County questions need for sirens, early warning system
Published: Wednesday, March 28th, 2007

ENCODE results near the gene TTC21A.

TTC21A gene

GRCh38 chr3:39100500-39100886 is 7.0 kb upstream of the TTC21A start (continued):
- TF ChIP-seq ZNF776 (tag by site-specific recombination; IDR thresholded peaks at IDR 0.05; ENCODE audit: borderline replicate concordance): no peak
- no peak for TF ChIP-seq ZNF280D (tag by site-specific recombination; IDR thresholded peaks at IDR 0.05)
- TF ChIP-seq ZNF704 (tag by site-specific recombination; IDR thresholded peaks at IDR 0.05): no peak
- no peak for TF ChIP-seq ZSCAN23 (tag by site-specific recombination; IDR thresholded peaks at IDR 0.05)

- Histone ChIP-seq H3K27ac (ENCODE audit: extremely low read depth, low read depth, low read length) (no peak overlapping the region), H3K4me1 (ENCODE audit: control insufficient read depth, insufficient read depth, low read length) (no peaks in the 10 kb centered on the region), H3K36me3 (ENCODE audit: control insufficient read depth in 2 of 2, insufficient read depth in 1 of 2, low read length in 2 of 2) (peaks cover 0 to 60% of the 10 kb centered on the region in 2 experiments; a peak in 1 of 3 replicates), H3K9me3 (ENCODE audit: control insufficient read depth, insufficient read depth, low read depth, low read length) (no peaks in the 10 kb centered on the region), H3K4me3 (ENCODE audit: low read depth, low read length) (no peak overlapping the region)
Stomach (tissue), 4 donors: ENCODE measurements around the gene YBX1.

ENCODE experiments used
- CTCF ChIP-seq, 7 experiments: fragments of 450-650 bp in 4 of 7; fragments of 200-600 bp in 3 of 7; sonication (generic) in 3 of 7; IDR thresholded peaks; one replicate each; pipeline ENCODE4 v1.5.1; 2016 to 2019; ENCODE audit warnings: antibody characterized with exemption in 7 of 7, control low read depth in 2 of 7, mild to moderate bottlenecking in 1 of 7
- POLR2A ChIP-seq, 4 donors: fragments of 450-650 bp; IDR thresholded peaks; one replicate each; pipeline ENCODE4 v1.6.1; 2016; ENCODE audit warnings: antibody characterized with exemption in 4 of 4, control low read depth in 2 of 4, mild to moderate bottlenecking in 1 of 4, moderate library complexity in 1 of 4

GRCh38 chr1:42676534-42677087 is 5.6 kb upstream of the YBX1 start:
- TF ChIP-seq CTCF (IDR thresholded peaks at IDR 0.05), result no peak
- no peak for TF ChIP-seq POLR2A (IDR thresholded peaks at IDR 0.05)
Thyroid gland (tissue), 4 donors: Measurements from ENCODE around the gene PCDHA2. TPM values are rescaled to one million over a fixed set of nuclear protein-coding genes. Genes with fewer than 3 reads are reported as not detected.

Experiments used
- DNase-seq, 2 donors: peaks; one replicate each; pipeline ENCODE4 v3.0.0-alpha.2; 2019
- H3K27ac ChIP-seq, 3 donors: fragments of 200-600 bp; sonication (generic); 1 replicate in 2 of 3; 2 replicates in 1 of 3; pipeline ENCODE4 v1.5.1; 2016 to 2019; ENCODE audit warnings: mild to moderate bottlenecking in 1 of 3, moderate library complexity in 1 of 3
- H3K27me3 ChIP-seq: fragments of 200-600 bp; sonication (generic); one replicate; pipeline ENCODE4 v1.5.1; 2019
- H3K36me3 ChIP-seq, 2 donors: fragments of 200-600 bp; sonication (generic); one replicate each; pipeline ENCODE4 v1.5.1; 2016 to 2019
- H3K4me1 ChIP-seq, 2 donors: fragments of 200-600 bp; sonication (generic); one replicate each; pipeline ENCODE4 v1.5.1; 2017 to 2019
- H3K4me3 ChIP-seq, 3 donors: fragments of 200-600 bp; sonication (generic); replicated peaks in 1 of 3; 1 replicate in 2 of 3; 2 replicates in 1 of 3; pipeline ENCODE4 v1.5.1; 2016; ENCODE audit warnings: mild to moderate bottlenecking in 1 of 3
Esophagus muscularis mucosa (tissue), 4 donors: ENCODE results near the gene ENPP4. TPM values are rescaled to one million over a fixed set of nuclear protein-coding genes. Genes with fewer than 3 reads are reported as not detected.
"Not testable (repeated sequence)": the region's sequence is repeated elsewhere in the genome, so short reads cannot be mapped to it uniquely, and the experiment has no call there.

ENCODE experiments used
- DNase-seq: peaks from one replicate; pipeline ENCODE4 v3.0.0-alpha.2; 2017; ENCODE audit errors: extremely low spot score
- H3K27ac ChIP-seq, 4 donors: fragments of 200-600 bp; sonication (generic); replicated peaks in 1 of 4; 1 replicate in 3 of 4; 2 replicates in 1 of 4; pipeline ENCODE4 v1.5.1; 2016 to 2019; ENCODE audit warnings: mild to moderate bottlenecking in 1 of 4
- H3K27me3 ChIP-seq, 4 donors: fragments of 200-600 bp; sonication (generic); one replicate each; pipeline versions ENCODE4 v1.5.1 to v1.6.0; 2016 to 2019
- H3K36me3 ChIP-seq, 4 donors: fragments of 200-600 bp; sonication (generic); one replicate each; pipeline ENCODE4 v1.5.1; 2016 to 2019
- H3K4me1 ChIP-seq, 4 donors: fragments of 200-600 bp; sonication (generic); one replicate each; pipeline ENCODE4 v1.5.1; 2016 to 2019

In the wake of Friday's tornado in Logan, the Quay County Commission has asked county officials to examine the costs of an early warning system. "Don't we have sirens (in Tucumcari)?" said Commissioner Bill Curry at Monday's commission meeting. County manager Richard Primrose said the city of Tucumcari had four sirens, but they were obsolete and do not work. He said that the city had investigated the costs of repair, but the costs were too expensive. Primrose, who became county manager on March 1, is the former city manager. Primrose said it was possible that the enhanced 911 emergency response system, based at the Tucumcari Police Department, could provide a reverse 911 warning system. A reverse 911 system can make thousands of calls per hour with a prerecorded phone message to residents in a certain area regarding an emergency. Depending on how sophisticated the system is, it can also send messages to cell phones, personal digital assistants and other eletronic equipment. A request for four sirens for Tucumcari was submitted during the planning of the 2006 budget for the city of Tucumcari but was turned down for lack of funds, said Mike Cherry, Quay County emergency manager and Tucumcari Fire Chief. It's estimated that one siren costs about $20,000 and that it would take four sirens to provide covrage for Tucumcari for a warning system, Cherry said. It would take three sirens to provide coverage in Logan, he said. However, Friday's tornado in Logan developed so swiftly that Doppler radar did not detect the tornado until it had hit the ground, Cherry said. Logan Fire Chief Rex Stall said that about two weeks prior the tornado there had been a discussion among Logan officials about installing an early warning system.
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